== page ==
Absolutely. It's not just about the ocean, is it? It's about what happens to human beings when they get drenched. The ice broke long ago. The women are teasing one another. They are all seasoned travellers, used to bonding and breaking up. After all, says Protima from Pune, we're all in the same boat. Even the huge school group is resolving itself into individuals. The boy who got lost (and found), Hari, the other Hari, the polite one who surrenders his hard-won chair to Miss Anand, who has a birthday coming up, a boy called Window Seat, the boy who keeps going back for more rice and the four schoolgirls, their hair curling wildly as it dries in the wind. Two inseparable six-year-olds are always at the water's edge. For hours, they poke sticks into the wet sand and watch the holes fill up again.

To The Lighthouse

The schoolteacher, Tulasi, and I are among the first at the top and we marvel at the ribbons of colour from the land to the open sea. What do we mean by sea blue, she says. Look at all those blues. One of the ladies from Bombay joins us, and her broad smile stretches still further.

As the tugboat roars to the ship in the late afternoon, the sun shatters in white-hot fragments on the water. Our last ocean sunset is a five-star one, the clouds arranged just so, with rays shooting upwards, as in posters with Bible quotations on them.

The largest of the cruisers is a teeming collective organism, the school excursion group
The largest of the cruisers is a teeming collective organism, the school excursion group

Only a short morning at sea before we reach Kochi. The rising sun has rusted the water on one side of the ship. On deck, there is a flurry of exchanged email addresses, group photographs.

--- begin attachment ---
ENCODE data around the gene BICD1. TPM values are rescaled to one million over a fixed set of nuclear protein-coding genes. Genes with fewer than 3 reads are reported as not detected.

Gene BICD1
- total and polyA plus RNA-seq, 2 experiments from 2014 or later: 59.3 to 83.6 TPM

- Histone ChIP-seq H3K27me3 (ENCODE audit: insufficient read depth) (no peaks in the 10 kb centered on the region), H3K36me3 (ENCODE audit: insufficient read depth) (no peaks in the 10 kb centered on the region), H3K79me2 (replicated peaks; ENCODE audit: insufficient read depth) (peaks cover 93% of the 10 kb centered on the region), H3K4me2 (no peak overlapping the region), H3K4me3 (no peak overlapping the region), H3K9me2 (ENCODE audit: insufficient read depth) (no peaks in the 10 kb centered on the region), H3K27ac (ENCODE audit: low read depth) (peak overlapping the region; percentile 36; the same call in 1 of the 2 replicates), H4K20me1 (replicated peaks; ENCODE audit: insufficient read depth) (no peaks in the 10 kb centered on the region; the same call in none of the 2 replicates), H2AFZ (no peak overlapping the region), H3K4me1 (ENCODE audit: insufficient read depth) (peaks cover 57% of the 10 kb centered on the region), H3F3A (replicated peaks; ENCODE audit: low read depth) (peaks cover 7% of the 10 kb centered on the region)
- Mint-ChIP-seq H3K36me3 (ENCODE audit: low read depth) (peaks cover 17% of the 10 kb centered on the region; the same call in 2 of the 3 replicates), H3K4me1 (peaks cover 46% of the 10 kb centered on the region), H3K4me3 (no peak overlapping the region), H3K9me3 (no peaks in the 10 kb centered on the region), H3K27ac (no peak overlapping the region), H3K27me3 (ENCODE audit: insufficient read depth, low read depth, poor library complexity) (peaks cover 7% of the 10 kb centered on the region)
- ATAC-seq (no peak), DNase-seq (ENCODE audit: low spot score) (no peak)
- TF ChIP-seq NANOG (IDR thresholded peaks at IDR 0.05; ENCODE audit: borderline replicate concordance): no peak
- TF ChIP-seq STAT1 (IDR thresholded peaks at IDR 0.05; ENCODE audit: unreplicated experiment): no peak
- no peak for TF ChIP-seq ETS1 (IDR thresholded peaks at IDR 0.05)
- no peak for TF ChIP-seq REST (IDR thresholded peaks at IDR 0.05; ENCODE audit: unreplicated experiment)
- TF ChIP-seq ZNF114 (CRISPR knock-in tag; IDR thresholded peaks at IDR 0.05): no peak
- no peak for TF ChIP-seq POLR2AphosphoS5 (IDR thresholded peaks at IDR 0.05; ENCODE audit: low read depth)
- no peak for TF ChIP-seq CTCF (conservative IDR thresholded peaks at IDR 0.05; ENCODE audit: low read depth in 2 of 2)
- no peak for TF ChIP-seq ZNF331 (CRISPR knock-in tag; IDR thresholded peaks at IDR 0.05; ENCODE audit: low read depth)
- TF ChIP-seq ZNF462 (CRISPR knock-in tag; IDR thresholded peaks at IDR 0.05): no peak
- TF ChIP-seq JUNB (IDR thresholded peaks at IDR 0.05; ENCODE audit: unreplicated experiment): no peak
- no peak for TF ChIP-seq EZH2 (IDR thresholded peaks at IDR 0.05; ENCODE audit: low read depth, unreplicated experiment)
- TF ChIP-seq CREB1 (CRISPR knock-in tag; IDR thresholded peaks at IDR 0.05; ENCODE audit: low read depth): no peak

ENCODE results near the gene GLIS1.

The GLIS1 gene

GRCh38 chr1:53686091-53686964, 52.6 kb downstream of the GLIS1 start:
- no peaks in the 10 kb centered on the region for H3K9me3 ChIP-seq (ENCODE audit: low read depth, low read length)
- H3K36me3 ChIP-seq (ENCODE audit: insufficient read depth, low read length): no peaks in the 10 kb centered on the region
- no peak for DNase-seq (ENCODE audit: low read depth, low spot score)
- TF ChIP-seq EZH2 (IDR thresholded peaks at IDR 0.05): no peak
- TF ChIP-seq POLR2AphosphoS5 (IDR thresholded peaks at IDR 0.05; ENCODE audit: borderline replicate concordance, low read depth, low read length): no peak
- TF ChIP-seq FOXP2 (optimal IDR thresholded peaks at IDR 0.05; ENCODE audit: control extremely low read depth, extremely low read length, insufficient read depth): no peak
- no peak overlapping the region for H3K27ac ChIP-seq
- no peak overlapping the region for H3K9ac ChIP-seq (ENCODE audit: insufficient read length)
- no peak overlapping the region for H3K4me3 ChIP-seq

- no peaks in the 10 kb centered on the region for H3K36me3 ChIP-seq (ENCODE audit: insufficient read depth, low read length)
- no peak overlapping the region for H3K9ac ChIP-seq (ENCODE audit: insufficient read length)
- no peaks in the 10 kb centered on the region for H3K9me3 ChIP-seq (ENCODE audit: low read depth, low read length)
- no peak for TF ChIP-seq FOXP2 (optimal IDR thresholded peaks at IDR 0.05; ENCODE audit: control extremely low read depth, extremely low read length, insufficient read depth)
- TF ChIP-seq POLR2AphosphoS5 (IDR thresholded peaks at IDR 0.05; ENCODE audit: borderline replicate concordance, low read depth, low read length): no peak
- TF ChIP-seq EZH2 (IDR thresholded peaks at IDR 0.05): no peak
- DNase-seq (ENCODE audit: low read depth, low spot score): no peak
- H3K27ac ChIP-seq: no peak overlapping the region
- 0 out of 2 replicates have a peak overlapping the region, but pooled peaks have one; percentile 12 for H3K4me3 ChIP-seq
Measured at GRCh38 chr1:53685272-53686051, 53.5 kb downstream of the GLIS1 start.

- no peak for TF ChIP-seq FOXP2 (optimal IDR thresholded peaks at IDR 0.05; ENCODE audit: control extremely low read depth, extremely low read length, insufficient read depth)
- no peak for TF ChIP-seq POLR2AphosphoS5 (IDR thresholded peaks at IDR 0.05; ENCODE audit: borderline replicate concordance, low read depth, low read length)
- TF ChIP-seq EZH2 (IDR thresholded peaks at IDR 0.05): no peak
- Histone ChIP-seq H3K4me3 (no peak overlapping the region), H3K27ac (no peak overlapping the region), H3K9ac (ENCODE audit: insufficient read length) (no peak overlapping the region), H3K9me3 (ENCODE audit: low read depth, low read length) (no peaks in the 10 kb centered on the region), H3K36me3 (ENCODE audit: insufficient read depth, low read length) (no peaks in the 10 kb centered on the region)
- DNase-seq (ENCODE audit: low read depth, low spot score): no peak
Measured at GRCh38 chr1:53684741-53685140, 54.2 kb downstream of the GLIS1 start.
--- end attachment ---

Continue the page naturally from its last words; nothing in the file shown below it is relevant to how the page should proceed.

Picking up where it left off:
We can't see land yet, but the ocean is dotted with white boats. And here's our reception line of dolphins.

The Information

Lakshadweep Tourism is called the Society for Promotion of Nature Tourism and Sports (SPORTS). They run regular cruise-packages to the islands from Kochi. Kalpeni, Kavaratti, and Minicoy are open for domestic tourists only and Kadmat, Agatti and Bangaram are open for both domestic and international tourists.

The islands can be visited by air or by taking a ship from Kochi. Agatti is Lakshadweep's only airport, and is connected to Kochi International Airport six days a week. Four passenger ships -- MV Tippu Sultan, MV Bharat Seema, MV Amindivi and MV Minicoy -- operate between Kochi and Lakshadweep. The passage takes 14 to 20 hours. The ships offer different classes of accommodation and have a cafeteria and snack bars, an entertainment lounge, and video shows. A doctor is available on call on board these ships.

Independent travellers need permits to visit the islands (available at the Sports office on Indira Gandhi Road, Willingdon Island, Kochi. Ph: 0484-668387 laksports@vsnl.net, as well as through travel agents).

Points To Note

The tourism infrastructure is basic on the islands of Kalpeni, Kavaratti and Minicoy. There are bathing huts and snorkelling and scuba gear (some included in the tour cost). If you are interested in learning about marine fauna (which is stunning in variety here), bring your own guidebook -- staff on the islands did little more than point out fish and coral. There are no postcards in sight, and few explanatory boards. Activities on the islands include snorkelling, scuba diving, glass-bottom boats, lighthouse visits.